Gran's Plots for pH Titrations
Includes Error Analysis for a Least Squares Fit
©David L. Zellmer, Ph.D.
Frontside Grans = (Vo+Vml)*10^(pH1front - pH)
Backside Grans = Scale Factor*(Vo+Vml)*10^(pH-pH1back)
Remember that [H+] = 10-pH. and [OH-] =10-(14-pH). By setting the pH1front term to the initial Frontside pH value, we make our first Gran's value equal to (Vo+Vml) a value that our spreadsheet will easily plot. By making pH1back equal to the last pH value we can place both graphs on the same plot. The Scale Factor removes small differences between the two, mostly for cosmetic reasons. If you wish to compute the Scale Factor, it is simply (Vo+VmlFirst)/(Vo+VmlLast).
The designations "Front" and "Back" as used above work for a strong base as the titrant. You will need to make appropriate changes when titrating with an acid. [Hint: Hydrogen ion increases as we titrate with an acid.]
Our parameter table is:
Our first Gran's Value found in cell C49 in the figure below would then be:
Cell C49 = ($B$6+A49)*10^($B$7-B49)
For the statistical analysis we will use some special features of the Excel spreadsheet that depend on the Define Name... capability.
Rather than typing in $A$49:$A$61 every place we need our array of Frontside X-values, we will give this array the name FrontX. The array in column C will be given the name FrontY. To do this, drag the mouse over A49 to A61 to select it, then choose Insert/Name/Define... from the Insert Menu. (Versions of Excel other than 5.0 Mac may have Define Name... in other locations.) A dialog box will come up that will let you enter the name you want.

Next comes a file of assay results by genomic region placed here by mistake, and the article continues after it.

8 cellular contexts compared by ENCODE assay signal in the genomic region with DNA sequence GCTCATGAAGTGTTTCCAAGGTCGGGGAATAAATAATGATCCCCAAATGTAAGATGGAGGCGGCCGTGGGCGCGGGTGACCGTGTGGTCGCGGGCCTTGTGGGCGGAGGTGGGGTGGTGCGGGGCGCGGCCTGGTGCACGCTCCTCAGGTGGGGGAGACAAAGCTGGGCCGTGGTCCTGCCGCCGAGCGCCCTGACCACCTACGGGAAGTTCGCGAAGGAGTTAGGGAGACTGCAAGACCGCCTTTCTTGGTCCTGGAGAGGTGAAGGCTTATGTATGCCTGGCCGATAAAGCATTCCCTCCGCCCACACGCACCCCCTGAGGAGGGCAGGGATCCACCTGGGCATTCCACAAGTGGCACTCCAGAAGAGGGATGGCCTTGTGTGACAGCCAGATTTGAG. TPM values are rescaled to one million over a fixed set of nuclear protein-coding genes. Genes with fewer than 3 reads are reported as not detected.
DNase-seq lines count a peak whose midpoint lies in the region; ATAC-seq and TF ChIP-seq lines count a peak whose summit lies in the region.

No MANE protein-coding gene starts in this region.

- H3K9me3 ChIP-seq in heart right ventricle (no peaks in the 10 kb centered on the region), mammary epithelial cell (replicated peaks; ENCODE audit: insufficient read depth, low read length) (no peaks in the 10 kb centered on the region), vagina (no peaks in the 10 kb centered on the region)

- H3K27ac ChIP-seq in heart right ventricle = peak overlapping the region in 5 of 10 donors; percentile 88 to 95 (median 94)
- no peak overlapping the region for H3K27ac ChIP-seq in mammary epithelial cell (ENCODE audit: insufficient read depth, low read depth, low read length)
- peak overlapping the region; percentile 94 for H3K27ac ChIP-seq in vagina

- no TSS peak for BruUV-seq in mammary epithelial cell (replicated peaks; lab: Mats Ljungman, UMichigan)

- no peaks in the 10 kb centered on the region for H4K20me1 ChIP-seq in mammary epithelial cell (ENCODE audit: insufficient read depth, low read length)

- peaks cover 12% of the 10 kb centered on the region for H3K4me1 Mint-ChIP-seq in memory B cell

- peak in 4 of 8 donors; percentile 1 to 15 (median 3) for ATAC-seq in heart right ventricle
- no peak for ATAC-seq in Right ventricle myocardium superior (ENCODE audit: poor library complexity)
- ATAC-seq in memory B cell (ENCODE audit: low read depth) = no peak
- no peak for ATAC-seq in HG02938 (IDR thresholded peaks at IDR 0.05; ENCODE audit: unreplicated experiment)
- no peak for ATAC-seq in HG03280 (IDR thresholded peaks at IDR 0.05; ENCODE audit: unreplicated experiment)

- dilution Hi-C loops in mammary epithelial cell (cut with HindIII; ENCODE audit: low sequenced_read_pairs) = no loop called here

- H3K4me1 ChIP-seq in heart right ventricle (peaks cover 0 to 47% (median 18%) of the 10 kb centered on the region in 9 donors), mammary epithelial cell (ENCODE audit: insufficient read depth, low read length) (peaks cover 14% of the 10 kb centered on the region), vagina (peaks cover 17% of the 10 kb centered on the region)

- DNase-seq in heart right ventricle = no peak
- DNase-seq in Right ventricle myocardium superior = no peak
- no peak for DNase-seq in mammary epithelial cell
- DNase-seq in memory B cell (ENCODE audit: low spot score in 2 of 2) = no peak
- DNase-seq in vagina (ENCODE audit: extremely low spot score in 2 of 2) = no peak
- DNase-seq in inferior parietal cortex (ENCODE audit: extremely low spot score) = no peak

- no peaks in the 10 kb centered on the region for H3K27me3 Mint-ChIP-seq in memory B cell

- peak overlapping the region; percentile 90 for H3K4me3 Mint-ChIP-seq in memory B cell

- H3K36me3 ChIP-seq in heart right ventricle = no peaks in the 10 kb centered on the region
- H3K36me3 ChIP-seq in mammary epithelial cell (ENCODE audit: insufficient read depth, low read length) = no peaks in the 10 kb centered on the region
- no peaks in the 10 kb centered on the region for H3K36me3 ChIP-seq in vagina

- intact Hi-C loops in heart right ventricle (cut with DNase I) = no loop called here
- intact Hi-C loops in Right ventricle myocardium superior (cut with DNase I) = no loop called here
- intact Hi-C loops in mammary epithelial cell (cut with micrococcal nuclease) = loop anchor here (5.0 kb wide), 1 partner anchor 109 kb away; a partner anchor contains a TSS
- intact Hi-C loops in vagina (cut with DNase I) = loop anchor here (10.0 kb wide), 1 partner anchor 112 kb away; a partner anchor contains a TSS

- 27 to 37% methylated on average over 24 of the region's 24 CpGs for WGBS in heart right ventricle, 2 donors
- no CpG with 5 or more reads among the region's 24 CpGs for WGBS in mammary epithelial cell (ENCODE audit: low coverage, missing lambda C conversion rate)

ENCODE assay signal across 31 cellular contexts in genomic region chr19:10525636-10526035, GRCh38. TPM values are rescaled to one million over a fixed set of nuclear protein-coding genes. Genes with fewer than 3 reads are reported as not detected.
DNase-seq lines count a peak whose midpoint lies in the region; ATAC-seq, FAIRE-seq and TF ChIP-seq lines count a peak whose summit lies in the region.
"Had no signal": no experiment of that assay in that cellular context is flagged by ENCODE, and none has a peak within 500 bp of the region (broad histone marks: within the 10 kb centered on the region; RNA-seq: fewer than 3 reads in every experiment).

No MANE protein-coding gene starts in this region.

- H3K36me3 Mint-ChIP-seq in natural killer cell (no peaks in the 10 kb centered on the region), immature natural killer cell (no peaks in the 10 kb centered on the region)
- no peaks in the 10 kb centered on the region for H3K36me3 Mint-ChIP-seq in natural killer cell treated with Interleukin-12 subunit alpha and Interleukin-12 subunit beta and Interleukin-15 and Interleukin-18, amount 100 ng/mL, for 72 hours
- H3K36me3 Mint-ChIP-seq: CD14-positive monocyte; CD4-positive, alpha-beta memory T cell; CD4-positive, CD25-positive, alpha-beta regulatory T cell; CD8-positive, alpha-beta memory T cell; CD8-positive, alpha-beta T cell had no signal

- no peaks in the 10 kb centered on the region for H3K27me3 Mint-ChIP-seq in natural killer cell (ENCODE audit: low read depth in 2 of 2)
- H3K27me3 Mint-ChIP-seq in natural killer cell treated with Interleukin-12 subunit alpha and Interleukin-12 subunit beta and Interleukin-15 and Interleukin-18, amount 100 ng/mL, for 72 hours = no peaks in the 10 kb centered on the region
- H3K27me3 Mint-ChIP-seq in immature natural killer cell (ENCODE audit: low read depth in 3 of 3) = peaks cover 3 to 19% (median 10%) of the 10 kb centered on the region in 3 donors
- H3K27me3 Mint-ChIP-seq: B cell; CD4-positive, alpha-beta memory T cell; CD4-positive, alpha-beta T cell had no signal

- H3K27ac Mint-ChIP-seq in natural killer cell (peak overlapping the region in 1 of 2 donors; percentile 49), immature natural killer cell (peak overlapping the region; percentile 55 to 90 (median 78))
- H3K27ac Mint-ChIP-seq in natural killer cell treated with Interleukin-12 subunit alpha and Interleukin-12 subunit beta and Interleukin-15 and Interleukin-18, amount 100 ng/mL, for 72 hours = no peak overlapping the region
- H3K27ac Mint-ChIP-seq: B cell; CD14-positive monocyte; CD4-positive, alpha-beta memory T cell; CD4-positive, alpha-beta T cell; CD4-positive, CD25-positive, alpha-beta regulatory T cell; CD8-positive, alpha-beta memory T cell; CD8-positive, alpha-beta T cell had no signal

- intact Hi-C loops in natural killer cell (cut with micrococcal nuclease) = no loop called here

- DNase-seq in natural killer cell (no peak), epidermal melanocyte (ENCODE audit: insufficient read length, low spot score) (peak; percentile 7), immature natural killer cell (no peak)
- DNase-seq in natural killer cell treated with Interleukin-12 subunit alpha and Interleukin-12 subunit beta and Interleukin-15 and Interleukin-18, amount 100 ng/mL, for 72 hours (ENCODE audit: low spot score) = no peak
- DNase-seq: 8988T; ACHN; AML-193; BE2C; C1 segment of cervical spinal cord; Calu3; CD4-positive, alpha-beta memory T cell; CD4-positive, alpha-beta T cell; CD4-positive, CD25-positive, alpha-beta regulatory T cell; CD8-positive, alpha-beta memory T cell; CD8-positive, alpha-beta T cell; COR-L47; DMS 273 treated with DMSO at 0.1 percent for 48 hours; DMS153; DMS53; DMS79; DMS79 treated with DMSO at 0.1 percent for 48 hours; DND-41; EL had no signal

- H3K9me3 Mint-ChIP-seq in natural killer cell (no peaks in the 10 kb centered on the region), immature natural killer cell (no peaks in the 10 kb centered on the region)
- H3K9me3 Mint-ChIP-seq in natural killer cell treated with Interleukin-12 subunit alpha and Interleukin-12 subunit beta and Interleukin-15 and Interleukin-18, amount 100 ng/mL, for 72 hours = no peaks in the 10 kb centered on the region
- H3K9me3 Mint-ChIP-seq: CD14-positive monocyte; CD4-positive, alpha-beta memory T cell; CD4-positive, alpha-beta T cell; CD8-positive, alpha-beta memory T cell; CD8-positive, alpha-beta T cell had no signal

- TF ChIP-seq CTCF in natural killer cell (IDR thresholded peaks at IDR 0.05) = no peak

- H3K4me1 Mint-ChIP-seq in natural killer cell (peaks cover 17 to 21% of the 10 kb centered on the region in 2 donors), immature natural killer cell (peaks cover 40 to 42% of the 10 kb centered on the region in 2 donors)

number of values for an average y-value.
of data points in the line = COUNT(FrontX)
bar sub c
the average instrument response used to compute an average y-value.
But when our "average y-value" is the x-axis itself, y bar sub c becomes zero and the M term is removed, since y bar sub c is no longer an experimental value. The modified formula is then:
The slope, m, had previously been computed in cell $E$7.
To see how our "quick and dirty" method compared with the better calculation above, compare
sub c at y=0
based on s sub c
The 2-sigma limits are very similar to the 95% CL, as is generally the case, so the simpler calculations based on a simple calculation of the standard deviation can be used. If you have the time and the computing power, using the full equations is still better and is more defensible in a formal report.
For the real data used in this example, our choice of Gran's regions has resulted in two volume intercepts which are significantly different from each other.
David L. Zellmer, Ph.D.This page was last updated on 5 April 1997
Department of Chemistry
California State University, Fresno